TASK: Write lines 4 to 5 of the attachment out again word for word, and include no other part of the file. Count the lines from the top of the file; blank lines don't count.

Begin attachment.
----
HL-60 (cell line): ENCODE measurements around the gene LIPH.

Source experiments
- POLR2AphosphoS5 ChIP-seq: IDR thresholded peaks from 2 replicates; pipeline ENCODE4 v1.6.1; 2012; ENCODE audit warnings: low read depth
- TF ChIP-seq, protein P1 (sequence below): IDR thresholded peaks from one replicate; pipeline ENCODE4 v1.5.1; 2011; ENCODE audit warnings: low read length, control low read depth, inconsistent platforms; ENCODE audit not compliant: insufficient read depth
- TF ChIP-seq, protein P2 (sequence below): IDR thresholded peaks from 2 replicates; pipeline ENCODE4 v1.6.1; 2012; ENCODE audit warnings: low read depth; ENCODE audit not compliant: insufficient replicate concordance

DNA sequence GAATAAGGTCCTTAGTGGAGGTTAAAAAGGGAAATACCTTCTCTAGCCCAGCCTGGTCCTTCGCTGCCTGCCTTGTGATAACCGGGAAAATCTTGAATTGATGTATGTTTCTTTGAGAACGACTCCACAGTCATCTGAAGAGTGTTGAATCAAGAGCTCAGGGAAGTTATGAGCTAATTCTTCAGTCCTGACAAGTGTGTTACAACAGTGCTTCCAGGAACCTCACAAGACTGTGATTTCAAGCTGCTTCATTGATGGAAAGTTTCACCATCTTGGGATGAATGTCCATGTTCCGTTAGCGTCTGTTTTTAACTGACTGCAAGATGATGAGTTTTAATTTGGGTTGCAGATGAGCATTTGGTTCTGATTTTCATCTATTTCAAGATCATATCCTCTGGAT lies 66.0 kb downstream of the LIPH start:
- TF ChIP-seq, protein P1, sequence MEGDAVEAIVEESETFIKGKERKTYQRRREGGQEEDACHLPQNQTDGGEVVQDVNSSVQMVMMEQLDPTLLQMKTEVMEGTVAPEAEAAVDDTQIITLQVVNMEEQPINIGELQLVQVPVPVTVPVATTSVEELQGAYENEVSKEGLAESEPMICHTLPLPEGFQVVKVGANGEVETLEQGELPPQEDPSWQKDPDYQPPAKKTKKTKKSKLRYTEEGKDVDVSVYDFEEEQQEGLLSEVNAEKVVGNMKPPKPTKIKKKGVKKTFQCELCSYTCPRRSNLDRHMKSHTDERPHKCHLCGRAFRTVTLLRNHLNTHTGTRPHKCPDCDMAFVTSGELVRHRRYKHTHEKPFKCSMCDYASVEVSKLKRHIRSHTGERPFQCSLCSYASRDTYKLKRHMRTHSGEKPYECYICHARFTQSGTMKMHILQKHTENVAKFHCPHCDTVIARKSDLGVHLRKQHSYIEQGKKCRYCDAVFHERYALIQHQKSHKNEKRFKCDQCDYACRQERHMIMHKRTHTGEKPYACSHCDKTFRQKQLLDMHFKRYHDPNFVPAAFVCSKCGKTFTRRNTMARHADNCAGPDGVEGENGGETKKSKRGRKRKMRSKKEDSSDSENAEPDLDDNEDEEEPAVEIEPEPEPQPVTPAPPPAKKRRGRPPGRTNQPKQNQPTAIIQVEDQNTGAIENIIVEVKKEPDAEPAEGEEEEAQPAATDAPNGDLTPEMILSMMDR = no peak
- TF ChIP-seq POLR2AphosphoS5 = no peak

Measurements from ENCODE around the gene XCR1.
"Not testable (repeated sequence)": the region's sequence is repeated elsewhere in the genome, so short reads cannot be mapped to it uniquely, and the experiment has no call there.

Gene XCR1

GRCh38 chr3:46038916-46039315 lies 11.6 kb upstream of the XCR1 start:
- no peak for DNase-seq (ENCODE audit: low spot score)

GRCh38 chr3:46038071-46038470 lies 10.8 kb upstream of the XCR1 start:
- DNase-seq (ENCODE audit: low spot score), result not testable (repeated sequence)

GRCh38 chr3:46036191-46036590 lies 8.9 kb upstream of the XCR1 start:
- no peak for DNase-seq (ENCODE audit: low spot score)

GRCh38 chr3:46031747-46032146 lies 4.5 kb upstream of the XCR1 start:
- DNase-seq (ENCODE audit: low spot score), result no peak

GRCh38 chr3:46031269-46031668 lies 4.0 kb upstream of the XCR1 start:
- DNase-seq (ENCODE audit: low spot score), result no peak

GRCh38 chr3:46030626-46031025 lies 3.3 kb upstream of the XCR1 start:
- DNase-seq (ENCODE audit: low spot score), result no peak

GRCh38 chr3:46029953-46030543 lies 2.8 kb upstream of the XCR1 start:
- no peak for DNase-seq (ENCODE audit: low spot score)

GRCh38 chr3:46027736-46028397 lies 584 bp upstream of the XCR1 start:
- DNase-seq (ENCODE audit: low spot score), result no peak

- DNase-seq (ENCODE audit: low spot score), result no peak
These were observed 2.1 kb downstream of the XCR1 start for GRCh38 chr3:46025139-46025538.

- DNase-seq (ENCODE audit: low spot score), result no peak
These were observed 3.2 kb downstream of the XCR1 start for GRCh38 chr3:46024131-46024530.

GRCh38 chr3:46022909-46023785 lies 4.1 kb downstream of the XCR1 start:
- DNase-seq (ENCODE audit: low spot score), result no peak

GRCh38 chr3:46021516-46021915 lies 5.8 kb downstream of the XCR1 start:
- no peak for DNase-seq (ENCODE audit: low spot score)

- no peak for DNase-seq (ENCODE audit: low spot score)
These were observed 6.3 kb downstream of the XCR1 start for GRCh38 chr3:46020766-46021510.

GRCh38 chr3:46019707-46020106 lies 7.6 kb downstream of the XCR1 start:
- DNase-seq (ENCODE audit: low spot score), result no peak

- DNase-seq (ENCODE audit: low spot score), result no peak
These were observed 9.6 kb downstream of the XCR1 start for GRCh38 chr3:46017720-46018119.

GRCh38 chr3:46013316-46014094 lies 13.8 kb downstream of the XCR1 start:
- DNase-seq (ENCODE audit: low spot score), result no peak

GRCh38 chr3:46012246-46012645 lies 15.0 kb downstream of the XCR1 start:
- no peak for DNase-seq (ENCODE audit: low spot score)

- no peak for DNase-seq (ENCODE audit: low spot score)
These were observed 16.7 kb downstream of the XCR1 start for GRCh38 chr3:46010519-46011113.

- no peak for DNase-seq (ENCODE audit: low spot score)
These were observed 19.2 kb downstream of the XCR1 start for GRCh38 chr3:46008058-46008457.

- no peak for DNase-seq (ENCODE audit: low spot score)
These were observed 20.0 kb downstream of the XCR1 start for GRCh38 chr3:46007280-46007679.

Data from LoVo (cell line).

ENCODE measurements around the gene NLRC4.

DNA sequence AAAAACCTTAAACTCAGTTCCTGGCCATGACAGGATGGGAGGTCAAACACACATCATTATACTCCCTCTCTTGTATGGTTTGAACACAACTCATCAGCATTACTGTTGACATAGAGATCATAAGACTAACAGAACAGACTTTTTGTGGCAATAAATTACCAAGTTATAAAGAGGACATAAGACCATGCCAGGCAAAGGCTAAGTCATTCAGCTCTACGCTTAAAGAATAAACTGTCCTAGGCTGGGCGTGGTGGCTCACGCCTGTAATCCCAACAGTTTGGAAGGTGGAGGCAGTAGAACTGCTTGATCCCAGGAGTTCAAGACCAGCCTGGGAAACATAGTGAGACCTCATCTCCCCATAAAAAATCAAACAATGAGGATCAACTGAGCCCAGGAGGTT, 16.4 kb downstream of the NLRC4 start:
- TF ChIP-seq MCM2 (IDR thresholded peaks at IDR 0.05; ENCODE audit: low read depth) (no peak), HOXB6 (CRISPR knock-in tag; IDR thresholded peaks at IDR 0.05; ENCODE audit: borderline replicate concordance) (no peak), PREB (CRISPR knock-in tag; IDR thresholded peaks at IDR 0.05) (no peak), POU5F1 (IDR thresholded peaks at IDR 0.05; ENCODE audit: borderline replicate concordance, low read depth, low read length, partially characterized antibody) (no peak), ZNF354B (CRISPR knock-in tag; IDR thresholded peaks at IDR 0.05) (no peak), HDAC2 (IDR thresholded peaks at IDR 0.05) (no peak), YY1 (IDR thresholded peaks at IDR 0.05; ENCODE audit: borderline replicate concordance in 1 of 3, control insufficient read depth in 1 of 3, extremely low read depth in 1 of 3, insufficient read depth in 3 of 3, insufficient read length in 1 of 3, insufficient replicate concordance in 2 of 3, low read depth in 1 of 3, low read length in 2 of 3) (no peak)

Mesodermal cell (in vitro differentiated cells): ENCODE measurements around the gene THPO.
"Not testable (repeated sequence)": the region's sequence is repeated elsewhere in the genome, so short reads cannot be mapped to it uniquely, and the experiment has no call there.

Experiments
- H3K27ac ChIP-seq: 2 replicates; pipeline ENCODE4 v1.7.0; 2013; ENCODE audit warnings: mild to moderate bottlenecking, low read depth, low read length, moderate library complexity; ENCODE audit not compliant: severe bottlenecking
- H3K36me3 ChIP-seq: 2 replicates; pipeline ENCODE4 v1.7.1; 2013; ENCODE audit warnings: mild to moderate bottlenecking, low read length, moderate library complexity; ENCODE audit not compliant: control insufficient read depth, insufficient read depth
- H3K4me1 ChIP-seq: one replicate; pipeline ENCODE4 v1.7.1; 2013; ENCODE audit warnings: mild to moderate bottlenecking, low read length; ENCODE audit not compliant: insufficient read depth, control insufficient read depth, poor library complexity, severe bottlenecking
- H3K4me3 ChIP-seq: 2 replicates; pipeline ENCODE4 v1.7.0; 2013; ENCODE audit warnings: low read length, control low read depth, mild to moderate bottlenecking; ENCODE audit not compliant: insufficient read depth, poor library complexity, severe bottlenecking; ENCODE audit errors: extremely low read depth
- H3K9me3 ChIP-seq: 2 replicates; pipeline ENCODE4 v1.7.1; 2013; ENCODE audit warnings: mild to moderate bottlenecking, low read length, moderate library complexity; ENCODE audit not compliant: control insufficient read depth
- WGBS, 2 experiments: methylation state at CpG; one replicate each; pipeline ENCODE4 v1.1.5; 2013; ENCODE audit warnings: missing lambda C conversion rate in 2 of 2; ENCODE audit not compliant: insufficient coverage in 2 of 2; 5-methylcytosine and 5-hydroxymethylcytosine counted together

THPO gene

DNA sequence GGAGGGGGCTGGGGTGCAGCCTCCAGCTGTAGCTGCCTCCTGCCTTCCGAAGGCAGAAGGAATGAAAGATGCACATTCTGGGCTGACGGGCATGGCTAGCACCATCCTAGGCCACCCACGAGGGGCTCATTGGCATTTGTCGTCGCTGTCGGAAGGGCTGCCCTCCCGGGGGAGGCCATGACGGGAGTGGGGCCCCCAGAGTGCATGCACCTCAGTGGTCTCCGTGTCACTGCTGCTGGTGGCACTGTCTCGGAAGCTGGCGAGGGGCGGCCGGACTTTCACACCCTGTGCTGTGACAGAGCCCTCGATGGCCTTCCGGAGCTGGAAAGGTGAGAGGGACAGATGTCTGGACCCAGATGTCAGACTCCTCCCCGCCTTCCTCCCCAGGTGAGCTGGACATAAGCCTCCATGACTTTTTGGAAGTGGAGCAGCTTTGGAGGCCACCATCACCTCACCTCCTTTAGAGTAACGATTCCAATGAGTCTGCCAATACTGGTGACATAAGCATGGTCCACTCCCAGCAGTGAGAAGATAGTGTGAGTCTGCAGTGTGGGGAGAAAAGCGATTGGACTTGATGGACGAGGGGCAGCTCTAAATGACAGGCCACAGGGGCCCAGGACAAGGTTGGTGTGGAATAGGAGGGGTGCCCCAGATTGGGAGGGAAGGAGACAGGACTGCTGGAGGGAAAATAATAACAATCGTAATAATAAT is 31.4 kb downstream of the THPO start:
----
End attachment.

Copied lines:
- TF ChIP-seq, protein P1 (sequence below): IDR thresholded peaks from one replicate; pipeline ENCODE4 v1.5.1; 2011; ENCODE audit warnings: low read length, control low read depth, inconsistent platforms; ENCODE audit not compliant: insufficient read depth
- TF ChIP-seq, protein P2 (sequence below): IDR thresholded peaks from 2 replicates; pipeline ENCODE4 v1.6.1; 2012; ENCODE audit warnings: low read depth; ENCODE audit not compliant: insufficient replicate concordance